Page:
MMR (Measles, Mumps and Rubella)

The MMR vacine is a safe and effective combined vaccine. It protects against measles, mumps & rubella. These are highly infectious conditions which can lead to serious problems including pneumonia, meningitis, hearing loss and problems during pregnancy.

2 doses of the MMR vaccine provide the best protection against measles, mumps and rubella.

Currently Measles cases are rising across England! Make sure you and your child are protected from becoming seriously unwell from measles by making sure you are up to date with your MMR (measles, mumps and rubella) vaccinations.

Please contact Reception to book an appointment.

COVID-19 Booster and Flu Vaccine 

Our clinics are now live - we will be starting to invite eligible patients to have both the COVID-19booster and the flu vaccine at the same time. If you are eligible and have not yet received a text invite you can still ring the practice to book in.

 

COVID-19 vaccines, pregnancy and breastfeeding 

The Royal College of Obstetricians and Gynaecologists (RCOG) strongly recommend COVID-19 vaccines in pregnancy. Vaccination is the best way to protect against the known risks of COVID-19 in pregnancy for both women and babies, including admission of the woman to intensive care and premature birth of the baby.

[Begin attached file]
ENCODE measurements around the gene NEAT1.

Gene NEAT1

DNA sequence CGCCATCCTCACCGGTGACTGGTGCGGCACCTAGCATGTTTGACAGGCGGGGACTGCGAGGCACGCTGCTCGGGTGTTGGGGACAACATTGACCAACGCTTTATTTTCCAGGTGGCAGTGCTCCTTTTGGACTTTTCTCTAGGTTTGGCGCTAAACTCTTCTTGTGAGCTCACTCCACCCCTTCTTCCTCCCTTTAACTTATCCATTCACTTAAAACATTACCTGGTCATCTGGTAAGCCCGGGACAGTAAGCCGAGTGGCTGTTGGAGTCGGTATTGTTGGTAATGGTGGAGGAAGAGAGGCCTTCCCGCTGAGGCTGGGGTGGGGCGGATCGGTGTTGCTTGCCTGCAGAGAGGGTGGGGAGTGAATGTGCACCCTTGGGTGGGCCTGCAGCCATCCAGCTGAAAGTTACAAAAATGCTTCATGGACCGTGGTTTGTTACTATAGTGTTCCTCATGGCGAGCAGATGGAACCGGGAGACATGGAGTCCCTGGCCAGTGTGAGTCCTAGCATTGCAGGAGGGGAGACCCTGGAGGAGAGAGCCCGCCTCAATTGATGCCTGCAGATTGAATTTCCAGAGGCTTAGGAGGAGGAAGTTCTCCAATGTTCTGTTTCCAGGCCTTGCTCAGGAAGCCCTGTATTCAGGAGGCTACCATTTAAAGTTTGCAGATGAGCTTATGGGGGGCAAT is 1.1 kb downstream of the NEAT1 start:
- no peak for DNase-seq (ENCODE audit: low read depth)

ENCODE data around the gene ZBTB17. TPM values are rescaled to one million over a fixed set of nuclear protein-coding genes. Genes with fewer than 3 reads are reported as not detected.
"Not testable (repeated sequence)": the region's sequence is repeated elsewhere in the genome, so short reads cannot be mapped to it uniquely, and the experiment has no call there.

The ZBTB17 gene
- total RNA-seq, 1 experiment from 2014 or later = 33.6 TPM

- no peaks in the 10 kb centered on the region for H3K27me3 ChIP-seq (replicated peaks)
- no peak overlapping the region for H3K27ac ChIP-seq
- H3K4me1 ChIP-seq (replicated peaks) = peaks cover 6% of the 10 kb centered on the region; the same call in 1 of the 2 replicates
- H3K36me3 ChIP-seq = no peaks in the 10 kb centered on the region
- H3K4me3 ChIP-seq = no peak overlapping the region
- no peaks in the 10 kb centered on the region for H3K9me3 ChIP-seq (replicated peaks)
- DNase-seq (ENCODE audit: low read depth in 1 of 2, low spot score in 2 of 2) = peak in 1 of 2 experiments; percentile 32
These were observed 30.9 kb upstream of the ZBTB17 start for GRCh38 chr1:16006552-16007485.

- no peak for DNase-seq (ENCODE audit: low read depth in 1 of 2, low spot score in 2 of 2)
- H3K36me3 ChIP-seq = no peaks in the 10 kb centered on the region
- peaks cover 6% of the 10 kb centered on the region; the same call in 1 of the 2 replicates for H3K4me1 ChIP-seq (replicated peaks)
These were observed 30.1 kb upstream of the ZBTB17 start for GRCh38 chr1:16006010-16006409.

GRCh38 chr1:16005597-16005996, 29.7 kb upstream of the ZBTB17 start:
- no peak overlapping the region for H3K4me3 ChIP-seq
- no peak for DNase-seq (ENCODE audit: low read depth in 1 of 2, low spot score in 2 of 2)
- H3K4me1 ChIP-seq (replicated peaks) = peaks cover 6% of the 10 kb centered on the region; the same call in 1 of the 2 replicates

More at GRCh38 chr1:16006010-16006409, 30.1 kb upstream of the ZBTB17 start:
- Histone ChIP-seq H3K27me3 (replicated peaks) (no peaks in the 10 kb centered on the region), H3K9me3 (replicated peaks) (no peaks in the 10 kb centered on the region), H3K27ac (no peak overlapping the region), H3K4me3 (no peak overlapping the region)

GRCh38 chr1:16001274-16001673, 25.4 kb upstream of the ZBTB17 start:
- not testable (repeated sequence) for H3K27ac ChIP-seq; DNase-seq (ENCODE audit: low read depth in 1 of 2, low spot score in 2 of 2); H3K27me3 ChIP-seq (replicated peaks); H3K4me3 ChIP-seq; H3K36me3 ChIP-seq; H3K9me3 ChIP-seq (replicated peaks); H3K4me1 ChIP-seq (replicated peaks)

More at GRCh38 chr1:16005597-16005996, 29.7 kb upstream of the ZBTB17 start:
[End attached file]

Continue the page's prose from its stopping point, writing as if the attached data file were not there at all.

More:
• In the UK, all pregnant women are urged to book their latest COVID-19 booster vaccine for the autumn/winter season as they are recognised as a clinical risk group.
  • With new variants in circulation, it is particularly important for pregnant women to have a full course of COVID-19 vaccines if they have not already done so, to protect themselves and their babies – having the two doses and the booster makes you 88% less likely to be admitted to hospital with COVID-19 than those who are unvaccinated.
  • Women may wish to discuss the benefits and risks of being vaccinated with their healthcare professional and reach a joint decision based on individual circumstances.
  • We continue to recommend COVID-19 vaccination for women who are breastfeeding.
  • Women trying to become pregnant do not need to avoid pregnancy after vaccination and currently there is no evidence to suggest that COVID-19 vaccines will affect fertility.

FAQ's have been updated on 20 October 2023 and will be reviewed as new information and advice emerges. For general information on pregnancy and COVID-19 visit the RCOG main Q&A page.